How To Master The Art of Concealer
Hillary Kerr, our generally savvy and beauty-loving co-founder recently admitted she only owns one concealer—and isn’t even sure it’s the right shade. The more we talked about cover-up with our friends and co-workers, the more we realized she isn’t alone. Considering the sea of options available, we’re not surprised. How do you know if you need a stick, wand, pen, pot, or tube? And should it be green, yellow, beige, or brown? We tapped Mai Quynh, the makeup artist who perfects the skin of Scarlett Johansson, Ginnifer Goodwin, and Reese Witherspoon, to answer all our questions.
“Most women should own two types,” Quynh says, one for under your eyes and one for full coverage—believe it or not, they do very different jobs! For the former you’ll want a wand or pen, which is lighter and often packs brightening benefits.
Try Maybelline’s Fit Me! Concealer ($5) or Sephora’s Smoothing and Brightening Concealer ($17).
You’ll also want to pick up a thicker formula without brightening ingredients—you don’t want to draw attention to the thing you’re covering—to disguise blemishes, scars, dark and red spots. The best options are sticks, tubes, and pots, which are more opaque.
Try RMS Beauty’s Un Cover Up ($36) or Tarte’s Maracuja Creaseless Concealer ($24).
Less is more: you’ll get a reverse raccoon effect if you apply concealer in a half-moon shape under your eyes. Instead, focus on the inner area, from the side of your nose to just under the middle of your pupil. Use a brush, wand or pen to dab the product in place, then pat with your ring finger to set. “Your ring finger gives the lightest touch,” Quynh says.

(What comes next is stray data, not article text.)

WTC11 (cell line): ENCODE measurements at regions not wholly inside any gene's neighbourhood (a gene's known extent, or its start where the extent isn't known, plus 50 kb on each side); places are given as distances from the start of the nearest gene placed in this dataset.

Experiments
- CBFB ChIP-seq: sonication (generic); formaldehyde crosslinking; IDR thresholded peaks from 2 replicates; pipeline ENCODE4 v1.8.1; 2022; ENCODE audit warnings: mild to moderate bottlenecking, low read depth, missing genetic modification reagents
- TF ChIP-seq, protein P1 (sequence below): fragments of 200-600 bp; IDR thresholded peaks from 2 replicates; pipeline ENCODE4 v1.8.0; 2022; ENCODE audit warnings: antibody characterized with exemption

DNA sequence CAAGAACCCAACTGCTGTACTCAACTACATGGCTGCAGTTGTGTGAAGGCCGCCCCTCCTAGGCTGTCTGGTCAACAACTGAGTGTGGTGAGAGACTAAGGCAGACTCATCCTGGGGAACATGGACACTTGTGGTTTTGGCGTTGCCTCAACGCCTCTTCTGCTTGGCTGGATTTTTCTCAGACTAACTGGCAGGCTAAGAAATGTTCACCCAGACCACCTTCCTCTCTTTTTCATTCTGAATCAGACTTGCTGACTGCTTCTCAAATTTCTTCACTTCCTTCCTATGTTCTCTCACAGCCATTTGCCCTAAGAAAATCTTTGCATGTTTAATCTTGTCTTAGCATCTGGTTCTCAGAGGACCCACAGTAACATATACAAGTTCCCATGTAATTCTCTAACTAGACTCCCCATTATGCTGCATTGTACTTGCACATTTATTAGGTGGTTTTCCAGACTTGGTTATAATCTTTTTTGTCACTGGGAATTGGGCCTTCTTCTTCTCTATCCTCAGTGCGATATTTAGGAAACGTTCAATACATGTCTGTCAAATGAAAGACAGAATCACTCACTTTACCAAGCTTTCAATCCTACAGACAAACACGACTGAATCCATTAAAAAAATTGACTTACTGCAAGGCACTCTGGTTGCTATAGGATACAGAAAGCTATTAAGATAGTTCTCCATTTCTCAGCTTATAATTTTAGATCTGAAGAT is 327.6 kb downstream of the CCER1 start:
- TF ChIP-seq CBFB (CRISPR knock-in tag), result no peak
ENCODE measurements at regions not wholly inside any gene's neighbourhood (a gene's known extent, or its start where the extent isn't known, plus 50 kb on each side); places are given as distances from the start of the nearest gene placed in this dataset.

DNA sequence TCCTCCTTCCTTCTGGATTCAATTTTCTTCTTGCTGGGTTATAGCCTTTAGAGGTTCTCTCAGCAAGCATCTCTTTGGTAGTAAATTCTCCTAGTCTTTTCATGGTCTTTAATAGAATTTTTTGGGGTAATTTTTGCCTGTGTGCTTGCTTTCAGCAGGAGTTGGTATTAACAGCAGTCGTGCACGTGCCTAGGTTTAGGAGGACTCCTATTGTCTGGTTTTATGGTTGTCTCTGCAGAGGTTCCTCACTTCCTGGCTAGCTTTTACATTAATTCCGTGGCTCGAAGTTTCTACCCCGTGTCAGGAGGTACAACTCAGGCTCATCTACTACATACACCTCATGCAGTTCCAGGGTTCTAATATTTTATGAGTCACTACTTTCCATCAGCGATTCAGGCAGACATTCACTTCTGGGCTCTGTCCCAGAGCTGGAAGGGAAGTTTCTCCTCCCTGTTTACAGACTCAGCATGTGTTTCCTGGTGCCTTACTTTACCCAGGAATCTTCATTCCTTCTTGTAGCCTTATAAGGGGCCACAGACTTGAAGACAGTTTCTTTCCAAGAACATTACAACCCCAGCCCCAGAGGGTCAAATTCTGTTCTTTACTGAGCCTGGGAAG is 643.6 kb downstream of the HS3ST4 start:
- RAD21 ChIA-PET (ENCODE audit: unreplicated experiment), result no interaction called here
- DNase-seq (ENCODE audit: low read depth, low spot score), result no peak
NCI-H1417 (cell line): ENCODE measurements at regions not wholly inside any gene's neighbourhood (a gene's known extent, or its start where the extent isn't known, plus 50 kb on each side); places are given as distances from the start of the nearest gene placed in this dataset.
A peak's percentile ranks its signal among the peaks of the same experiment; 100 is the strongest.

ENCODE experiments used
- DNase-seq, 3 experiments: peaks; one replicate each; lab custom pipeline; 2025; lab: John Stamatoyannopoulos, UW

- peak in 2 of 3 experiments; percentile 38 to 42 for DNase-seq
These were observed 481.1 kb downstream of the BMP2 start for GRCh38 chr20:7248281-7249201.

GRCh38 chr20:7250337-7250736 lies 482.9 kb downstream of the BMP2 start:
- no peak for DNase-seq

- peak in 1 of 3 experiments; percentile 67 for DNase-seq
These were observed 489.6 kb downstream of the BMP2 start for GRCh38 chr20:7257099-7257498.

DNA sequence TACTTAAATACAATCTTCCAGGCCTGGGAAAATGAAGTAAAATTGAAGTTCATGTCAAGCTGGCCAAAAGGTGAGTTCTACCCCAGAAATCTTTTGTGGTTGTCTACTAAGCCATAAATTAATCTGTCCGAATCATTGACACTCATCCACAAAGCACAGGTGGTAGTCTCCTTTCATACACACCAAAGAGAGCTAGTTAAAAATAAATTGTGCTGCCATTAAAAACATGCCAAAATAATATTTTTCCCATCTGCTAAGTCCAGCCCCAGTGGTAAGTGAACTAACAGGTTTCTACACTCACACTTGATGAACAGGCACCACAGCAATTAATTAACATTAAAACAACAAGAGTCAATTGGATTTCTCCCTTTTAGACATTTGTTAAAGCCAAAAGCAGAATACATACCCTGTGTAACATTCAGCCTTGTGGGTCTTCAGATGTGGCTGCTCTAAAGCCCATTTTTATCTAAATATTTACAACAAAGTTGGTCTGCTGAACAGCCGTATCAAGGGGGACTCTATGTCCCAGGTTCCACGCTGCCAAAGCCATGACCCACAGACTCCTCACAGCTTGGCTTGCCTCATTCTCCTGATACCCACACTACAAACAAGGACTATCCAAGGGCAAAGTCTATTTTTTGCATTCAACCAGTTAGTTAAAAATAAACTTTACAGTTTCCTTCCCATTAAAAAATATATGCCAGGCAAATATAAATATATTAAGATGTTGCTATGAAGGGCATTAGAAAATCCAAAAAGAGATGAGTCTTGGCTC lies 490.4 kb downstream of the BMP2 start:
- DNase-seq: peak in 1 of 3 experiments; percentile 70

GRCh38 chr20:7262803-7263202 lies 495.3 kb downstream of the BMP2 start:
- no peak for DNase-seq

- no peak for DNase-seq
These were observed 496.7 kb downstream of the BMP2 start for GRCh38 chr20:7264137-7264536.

We like Nars’ Radiant Creamy Concealer ($28) and Armani’s Maestro Eraser Concealer ($40), both of which brighten while they camouflage.
Gently apply a thin layer of a thick concealer in the same shade as your skin with a small brush, pat with setting powder, then layer on a little more concealer if needed, Quynh says. “It’s not realistic to think that it’ll last all day because the natural oils on a blemish will make things shift,” Quynh says. The solution? Pack a Q-tip in your makeup bag to remove and re-do the cover-up if needed.
Try Laura Mercier’s Secret Camouflage Concealer ($30) with Amazing Cosmetics’ Concealer Brush ($15), then top with CoverGirl’s Loose Powder ($6).
An easy rule of thumb: to cover a blemish, match your skintone exactly, for under your eyes the goal is to brighten and conceal, so pick a color half a shade lighter than your skin, Quynh says. Once you find a texture you love, buy two shades so that you can mix to match your complexion year around—or try a palette.
Koh Gen Do’s Moisture Concealer ($54) and Make Up For Ever’s 5 Camouflage Cream Palette ($38) are both foolproof.
You can use colorful formulas—often called correctors instead of concealers—to mask discoloration on your skin. Think back to art class: hues opposite each other on the color wheel strike a balance. For example, a yellow-based formula counteracts the purple hue of under-eye circles, while green helps neutralize redness. Just make sure to use a light hand and blend only where you need it.
Our editor swears by Lancome’s Maquicomplet Complete Coverage Concealer ($30) in Correcteur for dark under-eye circles. Or try Maybelline’s Cover Stick ($5) in Green for excessive redness.
YSL’s famed Touche Eclat ($40) is actually a highlighter—and a fantastic one. “There’s confusion with these pens because they’re very light compared to normal concealers,” Quynh says. “They’re great to brighten the under eye without a lot of shimmer.” That said, they don’t conceal much. Apply on the inner corners of eyes and pat into place with your ring finger for instant brightness.